Next week, we will do a final blogpost that summarizes our experience with teaching Design Thinking to all the students we saw over the last 9 days. It was a wonderful experience.  We felt confident that we were giving them a solid introduction and the language to begin their design thinking journey.

 

Design Thinking – Day 5 (Week 2)

By: Tammy Flanders

In reviewing last week’s workshops, I’m still wondering how the students who are headed to secondary schools would have accepted the scenario that we did use with students looking to teach at the elementary level.

Originally, Paula and I had thought to design a design thinking task around the scenario of the three little pigs and the big, bad wolf.  Because we felt that the point of the task was to teach about the process of design thinking and less so about the ‘content’ of the scenario that this would work.

One of the instructors recommended coming up with a scenario for the secondary students that would appear less ‘elementary,’ afraid that they wouldn’t buy into it. We did have other instructors also teaching secondary students who didn’t think this would be a problem.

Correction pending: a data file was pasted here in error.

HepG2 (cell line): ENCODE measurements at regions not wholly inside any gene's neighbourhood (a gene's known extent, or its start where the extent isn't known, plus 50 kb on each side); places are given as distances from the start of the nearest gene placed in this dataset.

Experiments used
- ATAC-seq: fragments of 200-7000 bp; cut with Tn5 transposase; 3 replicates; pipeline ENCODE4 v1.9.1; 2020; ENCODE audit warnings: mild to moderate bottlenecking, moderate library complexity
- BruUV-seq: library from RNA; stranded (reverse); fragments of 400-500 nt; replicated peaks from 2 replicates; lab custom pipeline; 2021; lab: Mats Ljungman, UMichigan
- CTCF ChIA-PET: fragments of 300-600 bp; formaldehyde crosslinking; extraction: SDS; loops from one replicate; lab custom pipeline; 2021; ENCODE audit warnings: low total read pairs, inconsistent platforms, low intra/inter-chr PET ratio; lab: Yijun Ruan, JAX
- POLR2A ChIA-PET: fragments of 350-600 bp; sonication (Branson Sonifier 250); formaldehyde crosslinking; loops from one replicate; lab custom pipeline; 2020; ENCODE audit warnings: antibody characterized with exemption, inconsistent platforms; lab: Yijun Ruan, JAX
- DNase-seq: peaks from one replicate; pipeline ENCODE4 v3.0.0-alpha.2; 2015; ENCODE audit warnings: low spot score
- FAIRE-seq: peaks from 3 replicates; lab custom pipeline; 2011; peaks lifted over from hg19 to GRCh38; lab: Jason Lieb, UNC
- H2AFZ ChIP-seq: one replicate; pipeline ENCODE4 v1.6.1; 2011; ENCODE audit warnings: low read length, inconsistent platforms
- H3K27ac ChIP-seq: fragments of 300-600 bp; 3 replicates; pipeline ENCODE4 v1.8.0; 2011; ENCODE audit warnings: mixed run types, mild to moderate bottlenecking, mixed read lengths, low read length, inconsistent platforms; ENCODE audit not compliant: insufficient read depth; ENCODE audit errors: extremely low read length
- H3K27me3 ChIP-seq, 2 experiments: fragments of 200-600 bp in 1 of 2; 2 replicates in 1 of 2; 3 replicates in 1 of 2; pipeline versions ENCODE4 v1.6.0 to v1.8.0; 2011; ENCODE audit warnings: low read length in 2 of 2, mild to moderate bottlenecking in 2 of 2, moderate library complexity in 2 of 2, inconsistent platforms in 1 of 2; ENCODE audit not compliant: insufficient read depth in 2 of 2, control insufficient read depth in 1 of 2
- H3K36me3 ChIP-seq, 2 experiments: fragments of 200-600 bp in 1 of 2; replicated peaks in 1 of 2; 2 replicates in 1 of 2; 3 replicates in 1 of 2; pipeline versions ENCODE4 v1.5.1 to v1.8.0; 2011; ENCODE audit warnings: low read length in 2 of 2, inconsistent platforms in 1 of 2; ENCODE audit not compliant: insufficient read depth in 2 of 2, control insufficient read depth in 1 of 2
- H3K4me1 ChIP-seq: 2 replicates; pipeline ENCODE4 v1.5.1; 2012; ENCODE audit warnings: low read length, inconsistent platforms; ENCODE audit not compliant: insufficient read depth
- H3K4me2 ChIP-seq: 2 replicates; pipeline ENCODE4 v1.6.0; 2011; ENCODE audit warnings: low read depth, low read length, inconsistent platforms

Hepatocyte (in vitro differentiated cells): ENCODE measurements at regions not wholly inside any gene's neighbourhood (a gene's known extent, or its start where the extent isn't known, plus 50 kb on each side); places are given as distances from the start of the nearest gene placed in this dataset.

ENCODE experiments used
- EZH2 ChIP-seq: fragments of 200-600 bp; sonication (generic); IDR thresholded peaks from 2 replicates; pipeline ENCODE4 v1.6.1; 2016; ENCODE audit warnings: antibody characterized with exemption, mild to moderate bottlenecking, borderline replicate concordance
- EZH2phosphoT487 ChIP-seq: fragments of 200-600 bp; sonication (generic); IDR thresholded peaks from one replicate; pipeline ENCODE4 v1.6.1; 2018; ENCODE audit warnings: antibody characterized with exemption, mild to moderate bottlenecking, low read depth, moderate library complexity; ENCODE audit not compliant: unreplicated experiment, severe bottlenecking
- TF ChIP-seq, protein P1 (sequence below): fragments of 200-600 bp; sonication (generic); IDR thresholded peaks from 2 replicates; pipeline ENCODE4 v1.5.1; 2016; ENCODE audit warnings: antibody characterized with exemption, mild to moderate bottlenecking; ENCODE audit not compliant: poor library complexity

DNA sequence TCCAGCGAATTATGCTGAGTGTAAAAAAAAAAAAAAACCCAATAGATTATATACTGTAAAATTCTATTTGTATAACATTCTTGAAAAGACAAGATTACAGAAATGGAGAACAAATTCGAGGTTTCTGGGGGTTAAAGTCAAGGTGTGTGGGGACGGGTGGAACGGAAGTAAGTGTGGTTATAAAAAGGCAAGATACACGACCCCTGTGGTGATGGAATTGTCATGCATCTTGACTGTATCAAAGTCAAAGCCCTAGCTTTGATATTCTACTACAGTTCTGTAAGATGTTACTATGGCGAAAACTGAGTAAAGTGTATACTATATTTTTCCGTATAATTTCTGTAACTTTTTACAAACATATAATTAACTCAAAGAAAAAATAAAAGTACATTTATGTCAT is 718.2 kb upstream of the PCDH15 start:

So with this little encouragement, I’m still tempted (at some future time) to use the scenario based on the fairy tale with the secondary students. I think the advantages would balance the negative perceptions. For instance, we need to manage the expectations and make sure students understand that it’s the design thinking process that is the most important part of this.

Also, we think the ice breaker that goes with the three pigs’ scenario gets the students into talking more quickly and with less hang ups. This is done as a ‘roundtable storytelling’ where every student adds a line or two in retelling the story.